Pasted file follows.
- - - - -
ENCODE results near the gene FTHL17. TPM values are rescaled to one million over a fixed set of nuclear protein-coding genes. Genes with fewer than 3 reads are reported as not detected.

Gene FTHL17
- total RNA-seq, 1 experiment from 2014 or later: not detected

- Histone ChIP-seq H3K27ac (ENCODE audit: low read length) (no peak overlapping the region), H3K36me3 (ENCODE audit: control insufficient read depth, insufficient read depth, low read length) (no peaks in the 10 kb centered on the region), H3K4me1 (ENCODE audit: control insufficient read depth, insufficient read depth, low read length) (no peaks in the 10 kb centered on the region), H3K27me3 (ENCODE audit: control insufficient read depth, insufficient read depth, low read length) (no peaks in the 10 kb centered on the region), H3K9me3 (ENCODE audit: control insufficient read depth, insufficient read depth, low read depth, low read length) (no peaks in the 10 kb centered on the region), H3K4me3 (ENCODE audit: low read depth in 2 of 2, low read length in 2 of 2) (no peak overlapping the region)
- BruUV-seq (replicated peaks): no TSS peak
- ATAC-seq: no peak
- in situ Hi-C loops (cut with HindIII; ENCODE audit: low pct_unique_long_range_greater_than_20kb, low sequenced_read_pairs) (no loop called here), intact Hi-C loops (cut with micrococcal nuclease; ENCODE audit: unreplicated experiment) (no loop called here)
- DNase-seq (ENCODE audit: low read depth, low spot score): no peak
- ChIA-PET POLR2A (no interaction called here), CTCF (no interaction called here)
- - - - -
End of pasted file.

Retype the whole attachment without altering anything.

ENCODE results near the gene FTHL17. TPM values are rescaled to one million over a fixed set of nuclear protein-coding genes. Genes with fewer than 3 reads are reported as not detected.

Gene FTHL17
- total RNA-seq, 1 experiment from 2014 or later: not detected

- Histone ChIP-seq H3K27ac (ENCODE audit: low read length) (no peak overlapping the region), H3K36me3 (ENCODE audit: control insufficient read depth, insufficient read depth, low read length) (no peaks in the 10 kb centered on the region), H3K4me1 (ENCODE audit: control insufficient read depth, insufficient read depth, low read length) (no peaks in the 10 kb centered on the region), H3K27me3 (ENCODE audit: control insufficient read depth, insufficient read depth, low read length) (no peaks in the 10 kb centered on the region), H3K9me3 (ENCODE audit: control insufficient read depth, insufficient read depth, low read depth, low read length) (no peaks in the 10 kb centered on the region), H3K4me3 (ENCODE audit: low read depth in 2 of 2, low read length in 2 of 2) (no peak overlapping the region)
- BruUV-seq (replicated peaks): no TSS peak
- ATAC-seq: no peak
- in situ Hi-C loops (cut with HindIII; ENCODE audit: low pct_unique_long_range_greater_than_20kb, low sequenced_read_pairs) (no loop called here), intact Hi-C loops (cut with micrococcal nuclease; ENCODE audit: unreplicated experiment) (no loop called here)
- DNase-seq (ENCODE audit: low read depth, low spot score): no peak
- ChIA-PET POLR2A (no interaction called here), CTCF (no interaction called here)